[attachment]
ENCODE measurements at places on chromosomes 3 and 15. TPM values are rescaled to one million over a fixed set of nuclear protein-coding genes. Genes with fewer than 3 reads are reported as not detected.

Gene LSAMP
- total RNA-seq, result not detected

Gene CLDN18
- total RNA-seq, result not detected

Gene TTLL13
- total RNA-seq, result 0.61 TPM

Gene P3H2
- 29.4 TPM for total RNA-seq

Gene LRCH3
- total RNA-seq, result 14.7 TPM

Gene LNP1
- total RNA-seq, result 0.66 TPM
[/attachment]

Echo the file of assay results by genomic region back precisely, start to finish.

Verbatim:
ENCODE measurements at places on chromosomes 3 and 15. TPM values are rescaled to one million over a fixed set of nuclear protein-coding genes. Genes with fewer than 3 reads are reported as not detected.

Gene LSAMP
- total RNA-seq, result not detected

Gene CLDN18
- total RNA-seq, result not detected

Gene TTLL13
- total RNA-seq, result 0.61 TPM

Gene P3H2
- 29.4 TPM for total RNA-seq

Gene LRCH3
- total RNA-seq, result 14.7 TPM

Gene LNP1
- total RNA-seq, result 0.66 TPM